"These creatures have terrific jaws and the sub's surface pilot was very worried that we could have lost it. But as the octopus engulfed the ROV with its tentacles, the pilot slammed its thrusters into reverse.

"Luckily, after a bit of a battle, the octopus let go.

"When we got the ROV back to the surface, it had these two big bits of tentacle stuck to it."

The 110lb, four-foot sub, supplied by Hampshire firm Seaeye, was working off Vancouver Island in Canada when it was attacked.

It suffered no major damage and experts say the octopus's lost tentacles will grow back.

The Giant Pacific Octopus can grow as big as 600lb. The creature is known for its intelligence and can unscrew jars to get at food.

Chris joked: "Perhaps the octopus" fancied the ROV. I suppose it can get lonely down there."

Friday, December 19, 2008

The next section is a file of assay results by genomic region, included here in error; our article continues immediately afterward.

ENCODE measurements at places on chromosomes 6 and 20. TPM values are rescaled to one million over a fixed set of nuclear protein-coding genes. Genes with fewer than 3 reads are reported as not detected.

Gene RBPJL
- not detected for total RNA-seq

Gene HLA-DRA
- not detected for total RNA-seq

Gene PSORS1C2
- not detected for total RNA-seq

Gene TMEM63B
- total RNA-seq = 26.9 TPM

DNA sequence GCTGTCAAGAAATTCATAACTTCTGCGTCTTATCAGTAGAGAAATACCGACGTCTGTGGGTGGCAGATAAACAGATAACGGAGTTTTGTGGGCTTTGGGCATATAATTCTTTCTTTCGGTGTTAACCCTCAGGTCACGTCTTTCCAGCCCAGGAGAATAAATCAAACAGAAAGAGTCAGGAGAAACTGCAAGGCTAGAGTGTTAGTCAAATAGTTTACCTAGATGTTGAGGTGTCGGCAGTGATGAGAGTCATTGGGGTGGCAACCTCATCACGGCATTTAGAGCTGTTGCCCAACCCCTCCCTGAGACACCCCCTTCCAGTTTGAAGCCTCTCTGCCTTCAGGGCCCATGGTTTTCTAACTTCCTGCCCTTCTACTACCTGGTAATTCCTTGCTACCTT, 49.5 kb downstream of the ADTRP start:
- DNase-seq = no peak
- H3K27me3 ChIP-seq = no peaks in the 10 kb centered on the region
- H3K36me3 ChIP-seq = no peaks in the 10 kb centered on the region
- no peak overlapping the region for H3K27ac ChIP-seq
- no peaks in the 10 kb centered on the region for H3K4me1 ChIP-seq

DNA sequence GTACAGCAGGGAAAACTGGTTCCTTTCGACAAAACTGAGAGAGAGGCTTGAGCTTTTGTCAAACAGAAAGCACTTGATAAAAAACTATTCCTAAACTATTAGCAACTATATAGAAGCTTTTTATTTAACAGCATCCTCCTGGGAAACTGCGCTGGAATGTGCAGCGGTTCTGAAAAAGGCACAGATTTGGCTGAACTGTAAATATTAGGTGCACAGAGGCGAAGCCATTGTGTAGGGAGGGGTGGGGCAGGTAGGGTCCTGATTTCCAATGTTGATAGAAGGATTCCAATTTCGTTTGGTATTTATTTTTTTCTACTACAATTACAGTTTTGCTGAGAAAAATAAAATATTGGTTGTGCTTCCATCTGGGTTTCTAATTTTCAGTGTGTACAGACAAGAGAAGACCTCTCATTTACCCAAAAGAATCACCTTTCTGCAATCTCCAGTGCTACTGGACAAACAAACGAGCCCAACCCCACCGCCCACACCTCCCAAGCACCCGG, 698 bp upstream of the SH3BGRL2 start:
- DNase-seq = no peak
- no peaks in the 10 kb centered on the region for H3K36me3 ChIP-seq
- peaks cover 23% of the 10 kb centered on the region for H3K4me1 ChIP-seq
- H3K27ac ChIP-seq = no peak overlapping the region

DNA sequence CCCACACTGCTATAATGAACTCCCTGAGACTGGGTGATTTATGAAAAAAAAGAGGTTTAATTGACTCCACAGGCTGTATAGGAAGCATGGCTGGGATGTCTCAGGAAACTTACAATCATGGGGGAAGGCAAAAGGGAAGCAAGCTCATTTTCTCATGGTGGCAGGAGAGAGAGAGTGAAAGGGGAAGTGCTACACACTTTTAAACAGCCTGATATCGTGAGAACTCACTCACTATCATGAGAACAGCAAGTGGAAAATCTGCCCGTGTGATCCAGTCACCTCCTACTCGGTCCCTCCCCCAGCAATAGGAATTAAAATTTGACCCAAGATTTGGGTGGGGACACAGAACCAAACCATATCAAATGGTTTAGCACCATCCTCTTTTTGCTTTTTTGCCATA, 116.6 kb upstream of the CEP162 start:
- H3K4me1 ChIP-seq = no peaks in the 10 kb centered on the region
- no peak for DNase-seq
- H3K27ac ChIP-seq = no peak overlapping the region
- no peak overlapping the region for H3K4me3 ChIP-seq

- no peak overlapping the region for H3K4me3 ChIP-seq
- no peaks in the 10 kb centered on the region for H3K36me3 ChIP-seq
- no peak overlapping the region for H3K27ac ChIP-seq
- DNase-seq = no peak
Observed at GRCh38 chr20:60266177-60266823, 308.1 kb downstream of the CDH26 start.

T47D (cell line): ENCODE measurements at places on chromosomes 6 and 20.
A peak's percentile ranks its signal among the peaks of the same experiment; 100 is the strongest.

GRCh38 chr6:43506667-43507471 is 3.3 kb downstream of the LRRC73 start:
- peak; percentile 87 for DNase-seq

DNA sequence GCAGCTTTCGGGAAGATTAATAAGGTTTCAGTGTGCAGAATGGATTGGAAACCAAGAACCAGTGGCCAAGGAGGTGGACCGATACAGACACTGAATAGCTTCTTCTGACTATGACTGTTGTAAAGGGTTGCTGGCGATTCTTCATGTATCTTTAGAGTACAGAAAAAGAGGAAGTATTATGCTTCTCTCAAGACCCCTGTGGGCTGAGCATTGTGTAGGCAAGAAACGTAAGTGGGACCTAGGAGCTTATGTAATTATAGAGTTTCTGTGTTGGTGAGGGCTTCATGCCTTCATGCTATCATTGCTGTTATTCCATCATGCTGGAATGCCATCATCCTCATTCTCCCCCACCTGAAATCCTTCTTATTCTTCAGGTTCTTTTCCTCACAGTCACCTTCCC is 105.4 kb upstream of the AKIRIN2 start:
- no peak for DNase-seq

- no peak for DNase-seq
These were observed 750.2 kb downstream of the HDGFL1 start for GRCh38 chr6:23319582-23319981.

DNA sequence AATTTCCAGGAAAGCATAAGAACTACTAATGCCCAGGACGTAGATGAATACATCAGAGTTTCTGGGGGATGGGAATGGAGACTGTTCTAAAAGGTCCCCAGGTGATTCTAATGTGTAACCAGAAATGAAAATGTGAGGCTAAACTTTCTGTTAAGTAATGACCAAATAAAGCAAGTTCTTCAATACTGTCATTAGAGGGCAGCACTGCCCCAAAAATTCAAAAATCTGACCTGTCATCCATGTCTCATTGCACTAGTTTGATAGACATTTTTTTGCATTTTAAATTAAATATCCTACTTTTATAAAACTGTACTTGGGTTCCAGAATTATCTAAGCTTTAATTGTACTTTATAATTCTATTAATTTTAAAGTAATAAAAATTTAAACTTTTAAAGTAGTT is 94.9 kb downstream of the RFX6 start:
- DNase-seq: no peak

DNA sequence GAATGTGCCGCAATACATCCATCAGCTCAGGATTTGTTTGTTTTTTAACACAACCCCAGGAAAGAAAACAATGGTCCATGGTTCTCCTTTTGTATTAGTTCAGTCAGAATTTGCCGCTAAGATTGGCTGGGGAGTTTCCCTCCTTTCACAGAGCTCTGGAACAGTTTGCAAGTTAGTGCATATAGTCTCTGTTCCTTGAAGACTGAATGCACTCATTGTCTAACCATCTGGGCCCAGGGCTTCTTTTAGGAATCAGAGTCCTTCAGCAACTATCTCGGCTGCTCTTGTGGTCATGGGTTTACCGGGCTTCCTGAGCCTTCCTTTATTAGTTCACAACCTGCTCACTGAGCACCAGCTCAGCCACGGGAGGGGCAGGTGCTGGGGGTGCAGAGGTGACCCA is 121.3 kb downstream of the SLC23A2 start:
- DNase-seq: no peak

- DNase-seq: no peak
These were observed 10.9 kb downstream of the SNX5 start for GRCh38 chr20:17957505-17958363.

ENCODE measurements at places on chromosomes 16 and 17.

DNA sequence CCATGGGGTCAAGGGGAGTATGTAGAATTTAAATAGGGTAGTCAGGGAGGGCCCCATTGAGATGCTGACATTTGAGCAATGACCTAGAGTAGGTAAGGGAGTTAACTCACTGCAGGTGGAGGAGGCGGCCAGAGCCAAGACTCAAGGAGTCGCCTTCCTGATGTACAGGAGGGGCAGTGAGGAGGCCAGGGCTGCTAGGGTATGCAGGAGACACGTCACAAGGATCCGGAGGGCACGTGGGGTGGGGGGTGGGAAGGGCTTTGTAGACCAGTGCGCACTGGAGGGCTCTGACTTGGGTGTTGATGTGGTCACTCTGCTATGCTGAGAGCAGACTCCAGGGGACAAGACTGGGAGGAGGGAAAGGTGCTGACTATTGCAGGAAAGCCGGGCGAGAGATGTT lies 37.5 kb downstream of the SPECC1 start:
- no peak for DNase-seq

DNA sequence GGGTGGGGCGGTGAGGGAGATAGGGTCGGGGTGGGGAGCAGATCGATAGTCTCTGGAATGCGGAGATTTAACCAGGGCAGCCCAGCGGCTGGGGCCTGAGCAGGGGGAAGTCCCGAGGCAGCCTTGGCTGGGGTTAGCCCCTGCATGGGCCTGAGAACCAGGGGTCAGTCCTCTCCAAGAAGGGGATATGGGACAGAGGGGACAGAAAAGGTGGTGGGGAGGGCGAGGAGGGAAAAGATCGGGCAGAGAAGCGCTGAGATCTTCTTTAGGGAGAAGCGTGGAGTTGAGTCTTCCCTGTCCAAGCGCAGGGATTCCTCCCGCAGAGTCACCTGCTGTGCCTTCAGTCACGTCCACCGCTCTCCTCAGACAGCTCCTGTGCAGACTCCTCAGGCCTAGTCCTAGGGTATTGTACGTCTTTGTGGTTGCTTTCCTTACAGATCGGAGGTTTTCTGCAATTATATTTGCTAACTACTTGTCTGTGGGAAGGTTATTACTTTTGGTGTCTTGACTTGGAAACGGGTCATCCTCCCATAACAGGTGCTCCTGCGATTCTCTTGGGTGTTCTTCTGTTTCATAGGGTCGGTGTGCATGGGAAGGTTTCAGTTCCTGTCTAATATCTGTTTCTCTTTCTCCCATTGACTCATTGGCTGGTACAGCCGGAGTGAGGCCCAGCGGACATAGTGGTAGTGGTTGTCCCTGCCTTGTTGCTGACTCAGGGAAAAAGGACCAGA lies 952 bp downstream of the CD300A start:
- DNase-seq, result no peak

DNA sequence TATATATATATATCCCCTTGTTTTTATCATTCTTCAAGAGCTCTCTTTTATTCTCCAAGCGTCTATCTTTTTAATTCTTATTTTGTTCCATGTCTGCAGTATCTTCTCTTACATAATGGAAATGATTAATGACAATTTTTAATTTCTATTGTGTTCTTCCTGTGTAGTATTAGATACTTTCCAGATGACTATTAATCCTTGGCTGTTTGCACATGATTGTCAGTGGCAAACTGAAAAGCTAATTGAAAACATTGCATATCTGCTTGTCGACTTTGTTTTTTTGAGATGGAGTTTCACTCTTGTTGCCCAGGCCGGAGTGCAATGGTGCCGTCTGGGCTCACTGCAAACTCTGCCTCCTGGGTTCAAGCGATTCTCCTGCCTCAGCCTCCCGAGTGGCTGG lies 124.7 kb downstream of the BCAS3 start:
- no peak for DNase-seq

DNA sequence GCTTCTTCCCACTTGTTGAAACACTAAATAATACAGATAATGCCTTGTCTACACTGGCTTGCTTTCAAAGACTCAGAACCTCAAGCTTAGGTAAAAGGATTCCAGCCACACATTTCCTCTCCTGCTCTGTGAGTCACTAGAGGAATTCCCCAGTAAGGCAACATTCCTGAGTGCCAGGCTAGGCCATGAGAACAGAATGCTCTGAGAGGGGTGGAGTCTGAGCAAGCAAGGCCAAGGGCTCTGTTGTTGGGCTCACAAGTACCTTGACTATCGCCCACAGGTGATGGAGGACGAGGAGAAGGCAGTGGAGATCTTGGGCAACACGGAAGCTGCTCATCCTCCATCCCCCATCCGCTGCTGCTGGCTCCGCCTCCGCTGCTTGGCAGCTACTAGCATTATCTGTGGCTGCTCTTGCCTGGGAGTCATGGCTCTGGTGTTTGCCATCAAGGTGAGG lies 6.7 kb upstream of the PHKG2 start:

Octopus Cups for your Kitchen or Bathroom

Now that I own a home, I have been spending an inordinate amount of time online looking for cool octopus housewares. I came across these little gems on one of my favroite sites,

Item description: A modern interpretation of the classic mint julep cup, these whimsical black and white cups feature a bas relief octopi on each side. With a flared shape and detailed designs at the top and bottom, these sweet and sturdy stoneware cups are quite roomy as drinking glasses and will also be wonderful for holding toothbrushes, flowers, pencils or coins. Available in black or white. Designed in Brooklyn. Made in China. Sold individually. $20 each.

Wednesday, December 17, 2008

Giant Pacific Octopus vs. Mr. Potato Head Video